Nintendo’s unveiling of a handheld video game player, Switch Lite, on Wednesday marks a major opportunity for the company, analysts said.
Nintendo on Wednesday took the wraps off its Nintendo Switch Lite, and said that it will focus on the handheld gaming market, so players can play Nintendo games and titles from third-party developers wherever they are.
Switch Lite borrows its design from Nintendo’s two-year-old console, Switch, which can be plugged into a dock for playing games on televisions or used for mobile gaming. But unlike the Switch, which has controllers that has attachable controllers, the Switch Lite has a controller built in. It also has a slightly smaller screen, 5.5 inches versus 6.2 inches.
Most importantly, the Switch Lite will cost $199 when it debuts in September, or $100 less than the Switch.
“The $199 price point for Switch Lite immediately gives it tremendous appeal, particularly during the holiday gifting season,” NPD Group analyst Mat Piscatella told Fortune on Wednesday.
But Piscatella’s optimism requires context.
The fact is, the Nintendo Switch Lite is indeed “lite.” It has a smaller screen, can’t be connected to a television, and will only offer “slightly” better battery life despite its smaller size, according to Nintendo. And since some popular games, like 1-2 Switch, require the diminutive and detachable Joy-Con controller, players may have problems playing some games.
But Wedbush analyst Michael Pachter says those tradeoffs aren’t enough to discourage sales. He told Fortune that the Switch Lite’s more affordable price, alone, could be enough to attract buyers.
“There are people who want handheld only and at the lower price point, the Lite makes a lot of sense to me,” Pachter said.
Piscatella said that the supposed benefits in owning a Switch aren’t as significant as some may think. He added that the Switch Lite might even be better than the Switch in some areas.
“The Switch Lite design may be more apt to withstand the bumps and bruises of players that only play Switch in portable mode, and for the younger audience that tend to be a little tougher on hardware,” he said. “The Switch Lite certainly has a significant addressable market, even if it does not feature detachable joy-cons or HDMI out.”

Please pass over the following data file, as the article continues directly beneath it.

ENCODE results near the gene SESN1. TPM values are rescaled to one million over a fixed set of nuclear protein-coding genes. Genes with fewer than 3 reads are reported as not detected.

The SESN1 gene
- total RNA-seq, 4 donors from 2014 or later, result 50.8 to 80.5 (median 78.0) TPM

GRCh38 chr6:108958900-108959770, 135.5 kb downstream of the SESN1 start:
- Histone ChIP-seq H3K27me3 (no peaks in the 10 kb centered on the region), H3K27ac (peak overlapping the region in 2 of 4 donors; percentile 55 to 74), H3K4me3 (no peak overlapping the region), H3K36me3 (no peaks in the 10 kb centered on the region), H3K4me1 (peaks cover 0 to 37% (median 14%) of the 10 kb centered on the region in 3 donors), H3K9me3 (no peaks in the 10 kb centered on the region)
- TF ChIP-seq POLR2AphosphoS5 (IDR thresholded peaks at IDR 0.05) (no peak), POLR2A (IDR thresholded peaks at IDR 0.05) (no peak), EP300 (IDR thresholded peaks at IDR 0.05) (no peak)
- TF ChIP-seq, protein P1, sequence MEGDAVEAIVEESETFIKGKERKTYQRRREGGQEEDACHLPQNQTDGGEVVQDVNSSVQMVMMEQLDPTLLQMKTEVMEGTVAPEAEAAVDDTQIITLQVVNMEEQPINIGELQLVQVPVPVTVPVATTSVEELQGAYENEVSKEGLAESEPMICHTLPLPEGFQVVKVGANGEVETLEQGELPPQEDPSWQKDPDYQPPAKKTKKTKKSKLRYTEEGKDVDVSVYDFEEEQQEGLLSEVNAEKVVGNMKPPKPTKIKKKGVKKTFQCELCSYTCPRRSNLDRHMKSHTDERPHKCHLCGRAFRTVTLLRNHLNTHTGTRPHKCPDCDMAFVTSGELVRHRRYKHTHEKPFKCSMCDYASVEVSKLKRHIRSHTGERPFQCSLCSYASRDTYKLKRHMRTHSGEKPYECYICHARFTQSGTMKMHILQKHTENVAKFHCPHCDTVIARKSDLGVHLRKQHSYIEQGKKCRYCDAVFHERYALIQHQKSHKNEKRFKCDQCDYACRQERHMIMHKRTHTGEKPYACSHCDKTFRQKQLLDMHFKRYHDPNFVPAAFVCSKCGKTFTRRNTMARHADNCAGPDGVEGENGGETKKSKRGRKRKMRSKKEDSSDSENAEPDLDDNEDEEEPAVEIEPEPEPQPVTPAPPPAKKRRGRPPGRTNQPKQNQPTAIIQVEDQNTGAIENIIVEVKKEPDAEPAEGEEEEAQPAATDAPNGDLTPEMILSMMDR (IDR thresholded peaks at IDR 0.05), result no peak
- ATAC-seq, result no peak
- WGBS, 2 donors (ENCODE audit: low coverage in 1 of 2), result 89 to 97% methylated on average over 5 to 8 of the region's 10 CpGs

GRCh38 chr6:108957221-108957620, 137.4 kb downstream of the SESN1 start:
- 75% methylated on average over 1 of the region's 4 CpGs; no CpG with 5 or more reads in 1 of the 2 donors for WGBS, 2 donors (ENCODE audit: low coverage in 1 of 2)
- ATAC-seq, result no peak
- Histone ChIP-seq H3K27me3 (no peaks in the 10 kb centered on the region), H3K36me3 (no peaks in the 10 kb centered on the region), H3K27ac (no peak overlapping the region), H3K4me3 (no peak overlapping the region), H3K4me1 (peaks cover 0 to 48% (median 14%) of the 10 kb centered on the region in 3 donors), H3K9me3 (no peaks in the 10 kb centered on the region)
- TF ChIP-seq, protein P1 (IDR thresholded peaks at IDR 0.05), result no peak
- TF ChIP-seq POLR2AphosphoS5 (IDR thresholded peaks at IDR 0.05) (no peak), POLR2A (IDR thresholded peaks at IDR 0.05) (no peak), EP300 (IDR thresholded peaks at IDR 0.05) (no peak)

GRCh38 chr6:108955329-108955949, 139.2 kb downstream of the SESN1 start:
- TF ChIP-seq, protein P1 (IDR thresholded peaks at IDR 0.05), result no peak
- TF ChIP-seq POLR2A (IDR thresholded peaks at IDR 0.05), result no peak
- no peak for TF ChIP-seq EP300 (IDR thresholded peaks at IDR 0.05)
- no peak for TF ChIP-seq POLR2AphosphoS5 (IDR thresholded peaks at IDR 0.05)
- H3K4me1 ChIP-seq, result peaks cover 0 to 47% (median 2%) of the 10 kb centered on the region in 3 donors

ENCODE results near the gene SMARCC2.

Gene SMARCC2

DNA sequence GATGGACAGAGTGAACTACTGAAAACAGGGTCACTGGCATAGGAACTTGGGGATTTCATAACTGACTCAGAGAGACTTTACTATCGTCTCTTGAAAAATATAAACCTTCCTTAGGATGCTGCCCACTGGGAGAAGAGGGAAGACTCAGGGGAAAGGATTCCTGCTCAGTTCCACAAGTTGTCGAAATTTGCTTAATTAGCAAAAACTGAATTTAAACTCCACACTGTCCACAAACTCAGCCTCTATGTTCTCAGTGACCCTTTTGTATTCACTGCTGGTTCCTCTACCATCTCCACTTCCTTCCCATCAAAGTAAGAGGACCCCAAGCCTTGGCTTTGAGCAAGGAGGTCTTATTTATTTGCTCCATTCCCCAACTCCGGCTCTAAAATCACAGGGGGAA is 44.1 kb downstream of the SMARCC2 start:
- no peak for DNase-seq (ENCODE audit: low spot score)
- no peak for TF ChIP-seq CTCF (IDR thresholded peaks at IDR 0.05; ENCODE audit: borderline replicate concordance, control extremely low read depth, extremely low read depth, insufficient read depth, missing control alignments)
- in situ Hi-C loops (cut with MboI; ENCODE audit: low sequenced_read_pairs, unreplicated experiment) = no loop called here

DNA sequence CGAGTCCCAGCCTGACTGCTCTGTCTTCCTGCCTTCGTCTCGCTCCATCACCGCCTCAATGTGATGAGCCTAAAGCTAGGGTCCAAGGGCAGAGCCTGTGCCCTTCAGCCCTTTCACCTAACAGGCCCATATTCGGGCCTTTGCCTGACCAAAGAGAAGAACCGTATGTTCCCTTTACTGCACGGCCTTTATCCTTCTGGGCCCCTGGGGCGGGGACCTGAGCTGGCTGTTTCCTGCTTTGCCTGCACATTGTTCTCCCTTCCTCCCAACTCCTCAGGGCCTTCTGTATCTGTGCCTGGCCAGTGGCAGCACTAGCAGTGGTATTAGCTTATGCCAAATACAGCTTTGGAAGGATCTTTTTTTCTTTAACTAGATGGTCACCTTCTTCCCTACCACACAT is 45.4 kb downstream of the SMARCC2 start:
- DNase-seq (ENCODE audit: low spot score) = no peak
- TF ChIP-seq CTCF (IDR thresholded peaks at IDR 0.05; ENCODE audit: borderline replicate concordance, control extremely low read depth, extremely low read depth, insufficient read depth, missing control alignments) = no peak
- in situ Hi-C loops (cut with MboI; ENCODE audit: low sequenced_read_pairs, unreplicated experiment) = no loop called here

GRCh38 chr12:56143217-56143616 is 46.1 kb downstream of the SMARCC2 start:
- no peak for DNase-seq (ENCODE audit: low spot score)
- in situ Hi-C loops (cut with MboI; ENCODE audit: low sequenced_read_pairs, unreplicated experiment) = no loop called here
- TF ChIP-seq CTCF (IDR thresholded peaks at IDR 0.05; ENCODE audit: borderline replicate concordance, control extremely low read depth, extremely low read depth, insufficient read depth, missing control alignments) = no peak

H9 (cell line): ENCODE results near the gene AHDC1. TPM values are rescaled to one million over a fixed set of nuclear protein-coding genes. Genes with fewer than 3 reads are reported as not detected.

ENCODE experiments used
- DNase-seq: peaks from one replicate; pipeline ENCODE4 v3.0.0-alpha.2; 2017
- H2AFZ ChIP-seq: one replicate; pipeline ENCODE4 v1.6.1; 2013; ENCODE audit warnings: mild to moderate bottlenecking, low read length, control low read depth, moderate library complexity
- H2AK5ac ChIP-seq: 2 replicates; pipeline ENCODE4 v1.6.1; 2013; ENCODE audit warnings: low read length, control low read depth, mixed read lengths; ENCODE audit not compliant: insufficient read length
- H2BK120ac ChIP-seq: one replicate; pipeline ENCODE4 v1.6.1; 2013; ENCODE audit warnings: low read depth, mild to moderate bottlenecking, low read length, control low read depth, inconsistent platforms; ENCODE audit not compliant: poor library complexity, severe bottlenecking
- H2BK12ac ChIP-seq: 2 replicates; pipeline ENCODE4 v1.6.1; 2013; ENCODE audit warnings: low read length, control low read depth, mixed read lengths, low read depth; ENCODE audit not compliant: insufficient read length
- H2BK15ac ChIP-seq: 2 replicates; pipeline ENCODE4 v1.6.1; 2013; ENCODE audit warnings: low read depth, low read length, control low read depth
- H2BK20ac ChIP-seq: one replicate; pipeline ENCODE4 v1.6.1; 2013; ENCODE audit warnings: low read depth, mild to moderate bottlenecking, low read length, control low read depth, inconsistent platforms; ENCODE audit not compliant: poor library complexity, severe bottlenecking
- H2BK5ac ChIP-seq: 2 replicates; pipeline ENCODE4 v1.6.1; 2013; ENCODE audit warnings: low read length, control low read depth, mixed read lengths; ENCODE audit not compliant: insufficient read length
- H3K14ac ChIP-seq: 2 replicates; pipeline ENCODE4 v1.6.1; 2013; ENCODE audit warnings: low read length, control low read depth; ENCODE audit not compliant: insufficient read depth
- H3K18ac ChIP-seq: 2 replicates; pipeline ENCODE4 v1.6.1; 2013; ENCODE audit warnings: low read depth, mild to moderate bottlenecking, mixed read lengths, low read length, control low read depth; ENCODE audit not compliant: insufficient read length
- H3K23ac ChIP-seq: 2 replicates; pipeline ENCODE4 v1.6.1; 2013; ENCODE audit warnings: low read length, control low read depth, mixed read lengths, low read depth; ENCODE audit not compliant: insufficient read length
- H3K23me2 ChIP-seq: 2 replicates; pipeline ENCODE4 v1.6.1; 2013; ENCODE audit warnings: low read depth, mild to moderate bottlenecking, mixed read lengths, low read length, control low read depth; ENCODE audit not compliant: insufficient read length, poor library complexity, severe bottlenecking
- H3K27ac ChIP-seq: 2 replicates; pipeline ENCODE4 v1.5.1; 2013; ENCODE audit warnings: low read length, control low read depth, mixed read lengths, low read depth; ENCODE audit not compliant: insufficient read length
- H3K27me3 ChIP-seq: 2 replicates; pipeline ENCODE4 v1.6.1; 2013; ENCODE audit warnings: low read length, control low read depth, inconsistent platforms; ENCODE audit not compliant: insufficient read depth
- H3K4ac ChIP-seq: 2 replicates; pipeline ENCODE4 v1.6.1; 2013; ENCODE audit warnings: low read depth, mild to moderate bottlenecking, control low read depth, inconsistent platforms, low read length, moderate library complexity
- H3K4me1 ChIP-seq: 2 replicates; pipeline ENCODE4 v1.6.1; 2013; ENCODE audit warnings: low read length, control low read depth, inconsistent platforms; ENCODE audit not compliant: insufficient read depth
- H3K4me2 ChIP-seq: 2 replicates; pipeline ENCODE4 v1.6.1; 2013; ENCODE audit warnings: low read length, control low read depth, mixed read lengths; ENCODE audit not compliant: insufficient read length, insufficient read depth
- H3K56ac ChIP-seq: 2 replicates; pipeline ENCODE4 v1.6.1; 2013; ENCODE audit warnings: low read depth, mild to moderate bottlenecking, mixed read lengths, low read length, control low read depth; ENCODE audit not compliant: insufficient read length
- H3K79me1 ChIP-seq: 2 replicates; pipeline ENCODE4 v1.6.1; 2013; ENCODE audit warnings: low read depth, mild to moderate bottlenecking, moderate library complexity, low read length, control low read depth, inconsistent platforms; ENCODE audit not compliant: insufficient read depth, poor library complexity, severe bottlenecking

But will that big potential market translate into sales growth for Nintendo?
The Japanese game company’s earnings have soared in recent years, based partly on the Switch’s success. Earlier this year, Nintendo said that year-over-year sales grew 13.7% to 1.2 trillion yen ($11 billion) while operating profit grew 39% to 194 billion yen ($1.8 billion).
But in its 2020 fiscal year guidance, Nintendo said that it anticipates a slowing in sales growth to 4.1%. The company also said that its profits would drop 7.2% compared to the previous fiscal year.
In discussions with analysts at the time of its earnings, Nintendo blamed the somewhat disappointing guidance on slowing demand for its Switch and 3DS handheld, another device made for gamers on the move.
Nintendo hasn’t said whether it will change its guidance in light of the Switch Lite’s unveiling, but both Pachter and Piscatella are hopeful.
“I expect to see Nintendo sell more hardware on a combined basis after the Lite launches,” Pachter said, suggesting that even its Switch will see bigger sales following the Switch Lite’s premiere. He added that the Switch Lite creates a larger “addressable market” for Nintendo to tap into by targeting consumers on a budget who may not want to pay $299 for a Switch.
Piscatella echoed that sentiment. He said that the cheaper Switch Lite will expose the handheld to “a large and relatively untapped audience of younger players” who would likely want cheaper Nintendo hardware. He said the Switch Lite “provides significant upside” for Nintendo’s financials both in 2019 and beyond.
“This is absolutely a great move for Nintendo,” Piscatella said.
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